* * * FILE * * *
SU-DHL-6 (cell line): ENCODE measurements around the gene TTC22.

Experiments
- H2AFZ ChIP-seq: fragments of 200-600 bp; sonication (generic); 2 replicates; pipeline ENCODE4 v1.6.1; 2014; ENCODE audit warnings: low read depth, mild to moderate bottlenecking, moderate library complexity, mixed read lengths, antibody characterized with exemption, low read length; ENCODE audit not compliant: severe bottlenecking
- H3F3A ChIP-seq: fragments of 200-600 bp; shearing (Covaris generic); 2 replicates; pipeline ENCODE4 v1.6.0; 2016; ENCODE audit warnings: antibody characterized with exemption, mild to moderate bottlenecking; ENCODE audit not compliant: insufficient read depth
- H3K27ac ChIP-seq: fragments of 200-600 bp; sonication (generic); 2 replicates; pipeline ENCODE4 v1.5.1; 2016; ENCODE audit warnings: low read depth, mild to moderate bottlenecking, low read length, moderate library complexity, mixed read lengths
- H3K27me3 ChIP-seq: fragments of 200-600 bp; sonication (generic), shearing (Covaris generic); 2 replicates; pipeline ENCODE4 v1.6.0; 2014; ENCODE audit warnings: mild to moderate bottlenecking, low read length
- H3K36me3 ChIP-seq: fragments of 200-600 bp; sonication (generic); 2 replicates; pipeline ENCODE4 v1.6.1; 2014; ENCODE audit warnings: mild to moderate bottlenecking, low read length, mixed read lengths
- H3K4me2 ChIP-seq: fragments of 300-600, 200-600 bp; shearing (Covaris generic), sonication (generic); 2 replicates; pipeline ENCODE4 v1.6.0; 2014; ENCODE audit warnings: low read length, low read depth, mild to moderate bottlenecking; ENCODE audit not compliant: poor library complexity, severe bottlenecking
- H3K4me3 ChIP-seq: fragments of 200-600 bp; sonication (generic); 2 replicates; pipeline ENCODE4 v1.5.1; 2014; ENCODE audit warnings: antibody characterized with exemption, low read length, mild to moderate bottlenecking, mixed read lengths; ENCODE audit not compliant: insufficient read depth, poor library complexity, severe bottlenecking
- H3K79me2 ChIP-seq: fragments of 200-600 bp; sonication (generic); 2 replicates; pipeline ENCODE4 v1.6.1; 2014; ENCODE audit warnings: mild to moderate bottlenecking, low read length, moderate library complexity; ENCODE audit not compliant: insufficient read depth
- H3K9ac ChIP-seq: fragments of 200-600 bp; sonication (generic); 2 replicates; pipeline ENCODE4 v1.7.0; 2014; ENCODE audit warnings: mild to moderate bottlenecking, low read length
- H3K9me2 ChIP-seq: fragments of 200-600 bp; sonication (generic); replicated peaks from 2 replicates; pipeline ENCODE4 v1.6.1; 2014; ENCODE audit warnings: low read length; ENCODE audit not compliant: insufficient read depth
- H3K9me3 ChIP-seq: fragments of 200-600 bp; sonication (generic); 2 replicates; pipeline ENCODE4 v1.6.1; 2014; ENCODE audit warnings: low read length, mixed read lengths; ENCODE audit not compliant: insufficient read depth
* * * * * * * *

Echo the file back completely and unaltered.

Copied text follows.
SU-DHL-6 (cell line): ENCODE measurements around the gene TTC22.

Experiments
- H2AFZ ChIP-seq: fragments of 200-600 bp; sonication (generic); 2 replicates; pipeline ENCODE4 v1.6.1; 2014; ENCODE audit warnings: low read depth, mild to moderate bottlenecking, moderate library complexity, mixed read lengths, antibody characterized with exemption, low read length; ENCODE audit not compliant: severe bottlenecking
- H3F3A ChIP-seq: fragments of 200-600 bp; shearing (Covaris generic); 2 replicates; pipeline ENCODE4 v1.6.0; 2016; ENCODE audit warnings: antibody characterized with exemption, mild to moderate bottlenecking; ENCODE audit not compliant: insufficient read depth
- H3K27ac ChIP-seq: fragments of 200-600 bp; sonication (generic); 2 replicates; pipeline ENCODE4 v1.5.1; 2016; ENCODE audit warnings: low read depth, mild to moderate bottlenecking, low read length, moderate library complexity, mixed read lengths
- H3K27me3 ChIP-seq: fragments of 200-600 bp; sonication (generic), shearing (Covaris generic); 2 replicates; pipeline ENCODE4 v1.6.0; 2014; ENCODE audit warnings: mild to moderate bottlenecking, low read length
- H3K36me3 ChIP-seq: fragments of 200-600 bp; sonication (generic); 2 replicates; pipeline ENCODE4 v1.6.1; 2014; ENCODE audit warnings: mild to moderate bottlenecking, low read length, mixed read lengths
- H3K4me2 ChIP-seq: fragments of 300-600, 200-600 bp; shearing (Covaris generic), sonication (generic); 2 replicates; pipeline ENCODE4 v1.6.0; 2014; ENCODE audit warnings: low read length, low read depth, mild to moderate bottlenecking; ENCODE audit not compliant: poor library complexity, severe bottlenecking
- H3K4me3 ChIP-seq: fragments of 200-600 bp; sonication (generic); 2 replicates; pipeline ENCODE4 v1.5.1; 2014; ENCODE audit warnings: antibody characterized with exemption, low read length, mild to moderate bottlenecking, mixed read lengths; ENCODE audit not compliant: insufficient read depth, poor library complexity, severe bottlenecking
- H3K79me2 ChIP-seq: fragments of 200-600 bp; sonication (generic); 2 replicates; pipeline ENCODE4 v1.6.1; 2014; ENCODE audit warnings: mild to moderate bottlenecking, low read length, moderate library complexity; ENCODE audit not compliant: insufficient read depth
- H3K9ac ChIP-seq: fragments of 200-600 bp; sonication (generic); 2 replicates; pipeline ENCODE4 v1.7.0; 2014; ENCODE audit warnings: mild to moderate bottlenecking, low read length
- H3K9me2 ChIP-seq: fragments of 200-600 bp; sonication (generic); replicated peaks from 2 replicates; pipeline ENCODE4 v1.6.1; 2014; ENCODE audit warnings: low read length; ENCODE audit not compliant: insufficient read depth
- H3K9me3 ChIP-seq: fragments of 200-600 bp; sonication (generic); 2 replicates; pipeline ENCODE4 v1.6.1; 2014; ENCODE audit warnings: low read length, mixed read lengths; ENCODE audit not compliant: insufficient read depth